East Anglia rail plan given backing of Government paving way for new trains

George Osborne at the Norwich Railway Station. Picture: Denise Bradley

George Osborne at the Norwich Railway Station. Picture: Denise Bradley - Credit: copyright: Archant 2013

MPs and business leaders hailed a win for their better rail campaign as the chancellor said he would 'do what it takes' to get faster trains between East Anglia and London.

Writing for the Eastern Daily Press, George Osborne said he had seen for himself the old trains and low average speeds on the Great Eastern Main Line.

His significant intervention will ensure that the next private company to win the contract to run the line is likely to be forced to provide fresh trains.

The Department for Transport has already asked Network Rail to continue developing improvements to the speed of the line over the next few years.

Network Rail has said it already has its plans in place for work to the track, signals and overhead lines to achieve the faster, more reliable services set out by a taskforce formed a year ago.

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It is estimated the work needed will cost £460 million.

And George Osborne said that 'starting now', he would be demanding that private operators who want to bid for the right to run the route when it comes up for renewal come up with clear plans to make services faster and better.

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'That means things like a fresh fleet of trains and work on the track. And we will pick the bid that is best for East Anglia,' he added.

The Department for Transport will start drawing up a contract, known as a franchise agreement, later this year.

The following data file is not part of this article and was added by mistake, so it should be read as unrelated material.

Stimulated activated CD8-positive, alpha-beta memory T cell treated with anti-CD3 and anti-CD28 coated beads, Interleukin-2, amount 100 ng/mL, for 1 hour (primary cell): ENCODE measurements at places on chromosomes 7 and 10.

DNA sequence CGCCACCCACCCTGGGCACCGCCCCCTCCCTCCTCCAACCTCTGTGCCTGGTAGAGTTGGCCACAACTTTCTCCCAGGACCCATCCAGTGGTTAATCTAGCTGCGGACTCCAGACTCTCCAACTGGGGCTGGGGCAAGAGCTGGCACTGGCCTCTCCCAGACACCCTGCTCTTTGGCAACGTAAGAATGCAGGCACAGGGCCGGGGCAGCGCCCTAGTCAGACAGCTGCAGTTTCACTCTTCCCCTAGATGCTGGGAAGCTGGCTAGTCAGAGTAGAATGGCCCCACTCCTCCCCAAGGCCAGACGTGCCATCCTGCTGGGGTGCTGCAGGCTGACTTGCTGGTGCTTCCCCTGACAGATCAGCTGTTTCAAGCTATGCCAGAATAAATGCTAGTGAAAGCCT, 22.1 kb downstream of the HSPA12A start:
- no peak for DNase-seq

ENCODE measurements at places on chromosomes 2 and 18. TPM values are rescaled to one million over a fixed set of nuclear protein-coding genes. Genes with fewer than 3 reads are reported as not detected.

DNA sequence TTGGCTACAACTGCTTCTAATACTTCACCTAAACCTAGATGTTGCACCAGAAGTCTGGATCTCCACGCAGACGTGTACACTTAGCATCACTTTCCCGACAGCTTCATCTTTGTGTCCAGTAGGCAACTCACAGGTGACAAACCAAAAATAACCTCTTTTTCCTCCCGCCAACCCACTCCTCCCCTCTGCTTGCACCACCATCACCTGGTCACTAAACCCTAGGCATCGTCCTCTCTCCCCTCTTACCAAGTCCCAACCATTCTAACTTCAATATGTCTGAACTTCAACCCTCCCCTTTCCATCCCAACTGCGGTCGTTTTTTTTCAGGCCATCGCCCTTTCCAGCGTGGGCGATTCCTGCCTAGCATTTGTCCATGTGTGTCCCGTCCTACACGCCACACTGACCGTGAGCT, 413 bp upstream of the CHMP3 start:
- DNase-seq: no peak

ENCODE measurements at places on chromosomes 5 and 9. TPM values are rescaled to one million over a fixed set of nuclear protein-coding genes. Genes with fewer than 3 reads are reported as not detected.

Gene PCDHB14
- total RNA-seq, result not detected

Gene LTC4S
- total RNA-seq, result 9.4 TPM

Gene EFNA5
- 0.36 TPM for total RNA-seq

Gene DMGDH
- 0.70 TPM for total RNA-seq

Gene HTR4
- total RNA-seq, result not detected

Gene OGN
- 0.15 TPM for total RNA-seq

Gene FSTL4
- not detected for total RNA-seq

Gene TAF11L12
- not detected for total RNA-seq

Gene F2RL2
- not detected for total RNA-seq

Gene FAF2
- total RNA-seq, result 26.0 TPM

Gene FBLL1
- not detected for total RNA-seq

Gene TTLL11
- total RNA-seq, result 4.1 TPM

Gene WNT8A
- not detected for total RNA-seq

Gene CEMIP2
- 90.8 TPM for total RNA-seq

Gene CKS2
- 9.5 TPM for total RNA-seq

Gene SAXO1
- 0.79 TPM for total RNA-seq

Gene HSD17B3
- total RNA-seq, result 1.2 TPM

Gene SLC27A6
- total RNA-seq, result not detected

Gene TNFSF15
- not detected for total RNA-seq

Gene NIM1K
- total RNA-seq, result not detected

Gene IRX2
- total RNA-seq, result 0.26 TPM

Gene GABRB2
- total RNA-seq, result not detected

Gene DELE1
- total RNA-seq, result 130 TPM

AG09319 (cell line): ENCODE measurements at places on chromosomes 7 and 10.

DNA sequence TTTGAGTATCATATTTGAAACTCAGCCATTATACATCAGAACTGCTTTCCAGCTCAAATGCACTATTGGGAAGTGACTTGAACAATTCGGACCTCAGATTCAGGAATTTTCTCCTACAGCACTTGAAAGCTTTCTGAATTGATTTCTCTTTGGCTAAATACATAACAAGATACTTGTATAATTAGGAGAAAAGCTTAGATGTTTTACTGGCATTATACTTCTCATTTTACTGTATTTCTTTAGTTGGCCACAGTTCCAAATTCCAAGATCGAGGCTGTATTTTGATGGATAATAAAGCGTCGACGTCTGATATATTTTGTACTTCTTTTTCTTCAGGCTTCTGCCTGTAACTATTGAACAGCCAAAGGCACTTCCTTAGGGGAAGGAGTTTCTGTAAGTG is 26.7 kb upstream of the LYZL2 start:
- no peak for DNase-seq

Greater Anglia is the second least subsidised railway company in the UK, receiving only 1.5 pence per passenger mile, against a national average of 12.5 pence per passenger mile.

The level of investment for Great Eastern Main Line services is disproportionate to the costs that commuters and passengers pay.

Last month shadow chancellor Ed Balls said an incoming Labour government would honour any commitment to upgrade the main rail line from London to East Anglia.

There had been fears that any major investment of that size could be lost if a change of government at next year's general election sees priorities change.

Local Enterprise Partnership bosses and MPs have worked with the Department for Transport and Network Rail officials to draw up the blueprint for improved rail links, which has now been 'backed' by the chancellor and Department for Transport.

Norwich North MP Chloe Smith said: 'I'm delighted that we have won the campaign.

'This is what I've fought for over years and what I've recently led the taskforce to get, along with my co-chairman, representing business as head of the New Anglia Local Enterprise Partnership.

'The chancellor is agreeing with us that we need better rail in East Anglia and is committing to the series of actions that will bring it about. This is a fair deal for East Anglia and for the thousands of passengers who backed our campaign.

'It stands to bring 8,000 more jobs to Norwich and many more throughout the region. It has only come about through a lot of hard work on behalf of everyone who uses the trains in our area.'

Mark Pendlington, chairman of New Anglia LEP and co-chairman of the GEML Taskforce, said it was 'another vote of confidence' in the future of our region. 'The voices of many thousands of rail passengers and businesses across Norfolk, Suffolk and Essex have been heard, loud and clear.

'The priority now is to make sure that we have momentum and that passengers begin to see improvements to the standard of service as soon as possible,' he added.

Will this signal a new era for the Great Eastern Main Line? Write (giving your full contact details) to: The Letters Editor, EDP, Prospect House, Rouen Road, Norwich NR1 1RE or email EDPLetters@archant.co.uk

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